In case of emergencies when the shop’s team is missing multiple employees, cross-training can help solve issues. If the estimators are all busy with customers, then another CSR can step in and help someone else because he or she would have been trained to know how to fill in for that role. Larremore says she cross-trains all her estimating, CSR and parts employees at her two shop locations. “Sometimes it’s the perfect storm, and a CSR will be out sick and someone else has to fill in,” Larremore notes. She also says owners should train their employees in person, because then the staff members can learn the same habits the shop leaders have.
Trick No. 4: Step away from the situation.
McSherry says the best way to calm down in the heat of the moment is to take a short walk away from the confrontation. He will take a short walk around the outside of his buildings to make sure he can take a few breaths and fully assess the problem. He says that it’s best to keep his cool and not let the employee see how it affects him. If walking away does not help him refocus or gives the customer a moment to refocus, McSherry will ultimately let the customer go. He says this scenario is rare.
Trick No. 5: Have a back-up plan.
Larremore once had all her work notes on her phone and suddenly at night, her phone screen went dark and stopped working.
She panicked. What would the shop owner do without her notes? Fortunately, Larremore’s phone turned back on after about an hour, but she says she learned a lesson she’ll never forget. Now, she takes handwritten notes, as well. While she still keeps notes on the notes app on her phone, she also has a stack of legal pads that she records information on, as well. She also tries to train her team to recognize customers that have problems. If the customer is upset at the beginning of the repair, it’s likely they will be upset at the end of the repair, to some extent. as well. Or, if the situation throws the employee for a loop, then step away from the conversation for a moment. Larremore suggests stepping away and discussing a solution with another employee to gain perspective. “Anger never solves anything,” Larremore says. “My employees take their cues from me. If they see me acting angry with a customer, then they will do the same.” McSherry comes equipped to every customer interaction with a few rehearsed lines. If the customer is being rude to him or his staff, he’ll simply stop the topic of conversation and attempt to diffuse the situation. He says stopping the customer gives the employee involved time to formulate their thoughts.
Trick No. 6: Be fully present with the customer.
“One of the worst things a shop owner can do is ignore a customer complaint,” Larremore says. “Don’t dodge their calls, don’t hide in the back and wait for the customer service representative to handle it. Head it off before it gets bad.” Larremore says if customer challenges aren’t dealt with, the customer is more likely to escalate the situation and become more upset. She leaves behind frustration, anger and fatigue. Instead, she focuses on listening and makes sure to let customers share concerns. A shop owner needs to own up to a mistake made, McSherry says. The owner needs to listen and then tell the customer how it’s going to be fixed. Most importantly, the shop team must act with a sense of urgency in fixing the issue—he suggests fixing the car the same day if it’s on-site. January 2020 | fenderbender.com 59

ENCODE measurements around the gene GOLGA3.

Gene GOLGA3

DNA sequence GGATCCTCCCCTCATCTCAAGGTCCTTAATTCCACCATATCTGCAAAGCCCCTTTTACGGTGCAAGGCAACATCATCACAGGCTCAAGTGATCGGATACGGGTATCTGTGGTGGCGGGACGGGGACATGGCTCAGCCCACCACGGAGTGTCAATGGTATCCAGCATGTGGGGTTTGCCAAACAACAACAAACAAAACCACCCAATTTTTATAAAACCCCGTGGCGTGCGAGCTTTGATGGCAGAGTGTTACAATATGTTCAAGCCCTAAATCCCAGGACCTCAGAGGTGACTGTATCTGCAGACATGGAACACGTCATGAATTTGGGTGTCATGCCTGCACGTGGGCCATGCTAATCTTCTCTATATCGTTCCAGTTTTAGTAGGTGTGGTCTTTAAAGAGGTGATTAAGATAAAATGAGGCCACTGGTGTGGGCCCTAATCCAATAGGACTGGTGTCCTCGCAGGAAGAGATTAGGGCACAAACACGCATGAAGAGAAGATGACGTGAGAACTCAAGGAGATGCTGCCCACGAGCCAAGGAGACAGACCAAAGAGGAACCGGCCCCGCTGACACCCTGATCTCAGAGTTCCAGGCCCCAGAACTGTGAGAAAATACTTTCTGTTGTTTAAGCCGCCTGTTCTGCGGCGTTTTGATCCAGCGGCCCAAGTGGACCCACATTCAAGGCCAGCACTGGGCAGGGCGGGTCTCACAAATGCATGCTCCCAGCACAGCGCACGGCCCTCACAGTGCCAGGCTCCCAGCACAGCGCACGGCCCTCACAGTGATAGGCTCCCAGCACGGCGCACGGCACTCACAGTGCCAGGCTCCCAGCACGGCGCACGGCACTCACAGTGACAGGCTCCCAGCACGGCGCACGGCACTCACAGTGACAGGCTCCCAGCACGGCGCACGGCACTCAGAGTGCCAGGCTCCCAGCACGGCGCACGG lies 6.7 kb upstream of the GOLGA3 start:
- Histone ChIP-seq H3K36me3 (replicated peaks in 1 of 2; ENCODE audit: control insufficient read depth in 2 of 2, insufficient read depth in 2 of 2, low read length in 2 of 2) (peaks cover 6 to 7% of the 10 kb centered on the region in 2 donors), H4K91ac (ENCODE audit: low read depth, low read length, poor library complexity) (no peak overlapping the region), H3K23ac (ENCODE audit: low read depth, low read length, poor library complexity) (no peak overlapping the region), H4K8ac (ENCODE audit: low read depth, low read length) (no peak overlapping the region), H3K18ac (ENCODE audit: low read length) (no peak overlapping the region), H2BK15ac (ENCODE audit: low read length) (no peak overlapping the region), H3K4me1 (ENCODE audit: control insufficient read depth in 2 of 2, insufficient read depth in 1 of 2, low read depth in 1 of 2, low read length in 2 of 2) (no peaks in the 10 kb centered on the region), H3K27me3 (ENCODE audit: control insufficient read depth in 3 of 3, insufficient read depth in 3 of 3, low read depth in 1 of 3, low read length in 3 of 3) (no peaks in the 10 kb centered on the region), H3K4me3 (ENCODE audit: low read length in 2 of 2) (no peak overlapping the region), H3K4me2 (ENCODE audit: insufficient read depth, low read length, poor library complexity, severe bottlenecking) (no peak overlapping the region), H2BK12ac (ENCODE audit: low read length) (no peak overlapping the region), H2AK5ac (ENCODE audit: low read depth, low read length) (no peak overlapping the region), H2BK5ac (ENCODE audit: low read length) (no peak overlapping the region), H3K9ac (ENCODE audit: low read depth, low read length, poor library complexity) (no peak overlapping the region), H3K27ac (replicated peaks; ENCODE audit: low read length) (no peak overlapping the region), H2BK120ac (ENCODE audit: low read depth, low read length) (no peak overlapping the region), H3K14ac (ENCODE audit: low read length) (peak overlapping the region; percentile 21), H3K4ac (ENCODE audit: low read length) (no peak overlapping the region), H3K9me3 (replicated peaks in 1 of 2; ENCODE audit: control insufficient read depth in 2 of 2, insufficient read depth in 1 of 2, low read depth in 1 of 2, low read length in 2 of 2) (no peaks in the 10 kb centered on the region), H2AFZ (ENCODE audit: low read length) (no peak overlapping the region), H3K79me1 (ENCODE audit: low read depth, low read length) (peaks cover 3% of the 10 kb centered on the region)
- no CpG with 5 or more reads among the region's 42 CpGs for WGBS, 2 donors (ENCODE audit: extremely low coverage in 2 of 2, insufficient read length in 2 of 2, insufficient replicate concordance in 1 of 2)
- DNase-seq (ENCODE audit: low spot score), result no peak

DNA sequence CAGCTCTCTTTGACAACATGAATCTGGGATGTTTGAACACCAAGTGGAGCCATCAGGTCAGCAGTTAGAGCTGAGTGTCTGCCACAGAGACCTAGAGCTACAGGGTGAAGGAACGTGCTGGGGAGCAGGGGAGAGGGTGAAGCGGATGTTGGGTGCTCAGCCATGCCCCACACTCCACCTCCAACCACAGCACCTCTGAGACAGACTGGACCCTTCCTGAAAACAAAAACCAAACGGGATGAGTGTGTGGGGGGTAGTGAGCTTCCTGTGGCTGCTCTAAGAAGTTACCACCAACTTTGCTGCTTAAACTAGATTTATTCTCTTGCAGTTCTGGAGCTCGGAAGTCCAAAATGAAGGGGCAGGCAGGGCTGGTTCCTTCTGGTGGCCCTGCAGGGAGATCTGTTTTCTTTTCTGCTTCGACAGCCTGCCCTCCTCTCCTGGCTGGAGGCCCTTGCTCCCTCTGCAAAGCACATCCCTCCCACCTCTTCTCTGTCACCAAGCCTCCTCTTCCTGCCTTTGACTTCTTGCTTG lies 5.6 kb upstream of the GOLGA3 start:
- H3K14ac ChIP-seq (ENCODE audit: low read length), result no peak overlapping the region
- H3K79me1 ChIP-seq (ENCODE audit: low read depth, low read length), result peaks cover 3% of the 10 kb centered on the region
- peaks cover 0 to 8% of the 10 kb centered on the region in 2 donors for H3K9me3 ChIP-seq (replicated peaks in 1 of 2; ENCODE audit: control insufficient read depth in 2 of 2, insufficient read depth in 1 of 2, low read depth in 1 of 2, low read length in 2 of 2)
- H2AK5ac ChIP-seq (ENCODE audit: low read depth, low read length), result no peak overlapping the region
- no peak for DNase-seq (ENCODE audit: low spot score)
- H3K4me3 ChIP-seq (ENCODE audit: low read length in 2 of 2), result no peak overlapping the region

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60 fenderbender.com | January 2020
IN THE TRENCHES STEVE MORRIS
Achieve Your Goals Five easy steps for setting realistic goals
Happy New Year! When I was very new
to the collision repair business, I had a boss that always said the same thing on the morning of January 2. He said, “Everyone, the holidays are over; now let’s get to work!” He scoffed at the idea of making New Year’s resolutions and he always seemed to know what to work on to be successful and move his business forward. Making New Year’s resolutions is a long-standing tradition in the U.S. and recent research shows that 61 percent of us admit to making resolutions each year. Unfortunately, only about 8 percent of us are successful in achieving those resolutions. Most people admit that they fail their resolution before January 31. An article last year in Inc. magazine cited a survey of 2000 people and listed these as the top five resolutions: 1. Diet or eat healthier (71 percent) 2. Exercise more (65 percent) 3. Lose weight (54 percent) 4. Save more and spend less (32 percent) 5. Learn a new skill or hobby (26 percent) It seems to me that we’ve got it all wrong when it comes to making these resolutions and several quotable notables agree. Mark Twain observed, “New Year’s Day: Now is the accepted time to make your regular annual good resolutions. Next week you can begin paving hell with them as usual.” Why is it so difficult to achieve our resolutions? I think that the resolutions we make are not framed properly to be achievable because they are vague and largely negative. For example, losing weight is a negative construct. Nobody likes losing, even if the losing results in something positive. Most importantly, though, is that resolutions are not S.M.A.R.T. goals. What do I mean by SMART goals? SMART goals are established using a specific set of criteria that ensures your goals are attainable. SMART is an acronym that stands for specific, measurable, achievable, relevant, and time-bound. These terms are slightly different than those used by the inventor of the SMART goal setting process back in 1981. The November 1981 issue of Management Review contained a paper by George T. Doran called There's a S.M.A.R.T. way to write management's goals and objectives. The paper discussed the importance of